During the arraignment, if a plea of not guilty is submitted the case will then proceed to trial. The defendant will either already have legal representation at this point, or the court will appoint counsel if they cannot afford their own attorney. At trial, the burden is on the prosecutor (the Office of the District Attorney) to prove guilt. The defendant is not obligated to provide evidence of innocence during the trial.
Discovery and Plea Bargaining
In the pre-trial phase the process of ‘discovery’ occurs where the prosecution and defense exchange information such as police reports, evidence, and witness statements.
This is also the time where other possible resolutions could be discussed. In a plea bargain, a defendant may agree to waive their right to trial in an effort to resolve the case and obtain certainty of an outcome or punishment. If a valid plea bargain is not reached, the case will then proceed to trial.
Ruling and Sentencing
At trial there is an option of having a judge rather than jury make the final decision. If found guilty, the judge also sentences the defendant with a punishment appropriate for the crime. This might include probation, jail time, and specific conditions such as attendance of counseling programs or anger management.
What Happens in a Felony Criminal Case?
After the Arraignment
If a plea of not guilty is submitted the case will then proceed to a preliminary hearing. The defendant has the right to this hearing within 10 court days or 60 calendar days of this first appearance at the arraignment.
This right can also be waived if the defendant chooses. The defendant will either already have legal representation at this point, or the court will appoint counsel if they cannot afford their own attorney.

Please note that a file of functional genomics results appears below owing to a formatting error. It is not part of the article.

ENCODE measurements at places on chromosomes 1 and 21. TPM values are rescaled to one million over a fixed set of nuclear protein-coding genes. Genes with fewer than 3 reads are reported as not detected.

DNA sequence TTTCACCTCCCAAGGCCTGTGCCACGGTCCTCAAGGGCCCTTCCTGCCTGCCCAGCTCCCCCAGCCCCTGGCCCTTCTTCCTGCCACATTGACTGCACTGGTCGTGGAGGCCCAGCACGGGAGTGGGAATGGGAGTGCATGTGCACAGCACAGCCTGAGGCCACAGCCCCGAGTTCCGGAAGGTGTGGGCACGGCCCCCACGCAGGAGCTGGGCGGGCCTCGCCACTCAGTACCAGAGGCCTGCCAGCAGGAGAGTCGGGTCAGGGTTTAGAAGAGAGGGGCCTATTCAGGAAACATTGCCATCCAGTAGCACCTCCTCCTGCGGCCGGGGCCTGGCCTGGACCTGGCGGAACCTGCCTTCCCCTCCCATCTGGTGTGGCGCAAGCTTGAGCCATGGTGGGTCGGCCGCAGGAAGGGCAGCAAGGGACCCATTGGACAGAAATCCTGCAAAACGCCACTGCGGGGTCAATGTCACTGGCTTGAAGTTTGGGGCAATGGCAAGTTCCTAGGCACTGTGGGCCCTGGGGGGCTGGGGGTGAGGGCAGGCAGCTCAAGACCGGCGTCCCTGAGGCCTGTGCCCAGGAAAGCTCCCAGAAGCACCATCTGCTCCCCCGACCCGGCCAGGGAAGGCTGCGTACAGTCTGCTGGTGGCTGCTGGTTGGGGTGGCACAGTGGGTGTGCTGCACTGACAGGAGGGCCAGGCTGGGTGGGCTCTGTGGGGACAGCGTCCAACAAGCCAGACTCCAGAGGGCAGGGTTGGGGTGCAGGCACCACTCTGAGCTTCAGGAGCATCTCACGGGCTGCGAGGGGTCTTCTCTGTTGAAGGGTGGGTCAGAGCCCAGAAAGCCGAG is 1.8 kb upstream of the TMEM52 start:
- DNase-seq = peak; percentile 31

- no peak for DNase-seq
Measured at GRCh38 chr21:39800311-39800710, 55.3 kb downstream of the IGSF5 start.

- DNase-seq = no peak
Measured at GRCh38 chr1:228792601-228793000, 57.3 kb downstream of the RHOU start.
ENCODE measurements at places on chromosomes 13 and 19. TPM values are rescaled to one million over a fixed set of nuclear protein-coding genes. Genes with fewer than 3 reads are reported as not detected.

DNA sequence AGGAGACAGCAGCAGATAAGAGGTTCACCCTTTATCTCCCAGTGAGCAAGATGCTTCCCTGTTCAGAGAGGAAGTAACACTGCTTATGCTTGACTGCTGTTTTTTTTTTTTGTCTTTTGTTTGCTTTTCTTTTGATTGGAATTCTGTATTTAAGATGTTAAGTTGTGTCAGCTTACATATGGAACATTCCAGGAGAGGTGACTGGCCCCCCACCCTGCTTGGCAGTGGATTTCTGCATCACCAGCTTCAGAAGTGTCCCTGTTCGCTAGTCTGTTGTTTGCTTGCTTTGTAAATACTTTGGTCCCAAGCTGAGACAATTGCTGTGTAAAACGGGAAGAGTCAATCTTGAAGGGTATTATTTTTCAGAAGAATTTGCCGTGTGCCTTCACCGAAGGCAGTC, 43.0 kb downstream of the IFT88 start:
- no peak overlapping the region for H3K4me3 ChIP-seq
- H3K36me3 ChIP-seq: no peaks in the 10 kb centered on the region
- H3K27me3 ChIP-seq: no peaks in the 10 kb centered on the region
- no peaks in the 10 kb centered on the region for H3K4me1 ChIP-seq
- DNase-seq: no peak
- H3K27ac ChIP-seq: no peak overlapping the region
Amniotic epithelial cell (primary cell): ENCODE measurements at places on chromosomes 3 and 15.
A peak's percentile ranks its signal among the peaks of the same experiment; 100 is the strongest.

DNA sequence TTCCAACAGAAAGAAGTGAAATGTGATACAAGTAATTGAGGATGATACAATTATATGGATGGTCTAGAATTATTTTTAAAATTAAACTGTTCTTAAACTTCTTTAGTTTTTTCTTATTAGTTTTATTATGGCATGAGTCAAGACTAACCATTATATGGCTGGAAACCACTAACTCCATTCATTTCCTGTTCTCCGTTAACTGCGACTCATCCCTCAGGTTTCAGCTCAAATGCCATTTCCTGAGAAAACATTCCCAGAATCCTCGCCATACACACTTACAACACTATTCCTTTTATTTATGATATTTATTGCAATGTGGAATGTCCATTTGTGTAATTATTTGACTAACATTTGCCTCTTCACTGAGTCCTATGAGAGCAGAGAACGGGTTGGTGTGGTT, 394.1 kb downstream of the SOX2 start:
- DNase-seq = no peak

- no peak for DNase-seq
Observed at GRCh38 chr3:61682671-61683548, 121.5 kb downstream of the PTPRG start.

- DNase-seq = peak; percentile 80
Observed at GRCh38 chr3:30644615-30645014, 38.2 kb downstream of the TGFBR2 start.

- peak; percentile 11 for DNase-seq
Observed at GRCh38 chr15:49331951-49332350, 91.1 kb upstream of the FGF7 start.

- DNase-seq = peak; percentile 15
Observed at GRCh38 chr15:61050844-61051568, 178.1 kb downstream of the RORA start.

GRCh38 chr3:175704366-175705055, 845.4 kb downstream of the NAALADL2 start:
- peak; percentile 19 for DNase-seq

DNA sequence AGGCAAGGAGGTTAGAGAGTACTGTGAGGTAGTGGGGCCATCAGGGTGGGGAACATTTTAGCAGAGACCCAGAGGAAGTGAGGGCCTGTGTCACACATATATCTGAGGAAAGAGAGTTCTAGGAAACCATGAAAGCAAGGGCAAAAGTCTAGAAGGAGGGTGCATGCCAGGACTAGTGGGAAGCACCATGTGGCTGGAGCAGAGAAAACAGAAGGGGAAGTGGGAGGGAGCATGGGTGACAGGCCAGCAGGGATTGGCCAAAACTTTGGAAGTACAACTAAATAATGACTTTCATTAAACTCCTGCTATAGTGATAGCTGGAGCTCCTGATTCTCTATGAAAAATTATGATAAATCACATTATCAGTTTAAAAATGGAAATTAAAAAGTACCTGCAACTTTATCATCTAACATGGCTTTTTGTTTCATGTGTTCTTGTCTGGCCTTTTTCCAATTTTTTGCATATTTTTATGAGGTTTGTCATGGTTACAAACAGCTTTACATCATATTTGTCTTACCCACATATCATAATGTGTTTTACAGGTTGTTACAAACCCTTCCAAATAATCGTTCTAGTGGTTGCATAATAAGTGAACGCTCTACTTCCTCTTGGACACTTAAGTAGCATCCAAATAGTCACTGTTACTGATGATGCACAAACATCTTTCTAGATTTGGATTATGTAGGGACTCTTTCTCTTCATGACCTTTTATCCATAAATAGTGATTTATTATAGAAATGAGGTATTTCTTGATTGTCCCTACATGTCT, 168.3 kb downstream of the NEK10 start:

At the preliminary hearing the prosecution will present evidence showing the defendant committed the crimes for which they are charged. While there is burden of proof required by the prosecution at this stage, the expectation of reasonable doubt is not necessary.
If the judge is satisfied that there is enough evidence to go to trial, the defendant will be ‘held to answer’ and a jury trial will be scheduled.
Discovery and Plea Bargaining
In the pre-trial phase (similar to the process for misdemeanor cases) the process of ‘discovery’ occurs where the prosecution and defense exchange information such as police reports, evidence, and witness statements. Other possible resolutions could also be discussed. In a plea bargain, a defendant may agree to waive their right to trial in an effort to resolve the case and obtain certainty of an outcome or punishment. If a valid plea bargain is not reached, the case will then proceed to trial.
Trial and Sentencing
Felony cases are normally conducted in front a jury who will decide whether guilt has been proven based on the prosecution’s presentation. At trial, the burden is on the prosecutor (the Office of the District Attorney) to prove guilt. The defendant is not obligated to provide evidence of innocence during the trial. The trial will consist of opening statements, witness testimony and questioning, presentation of evidence, and closing statements. The jury will then deliberate the case and reach a verdict of guilty or not guilty. If found not guilty, the case ends. A guilty verdict will then lead to a sentencing trial usually set several weeks later. The judge will review the information presented during trial as well as other reports provided by the probation department.
Sentencing outcomes can include probation, time served at a county jail or even state prison. From the sentencing, there may be options for appeals depending on the case.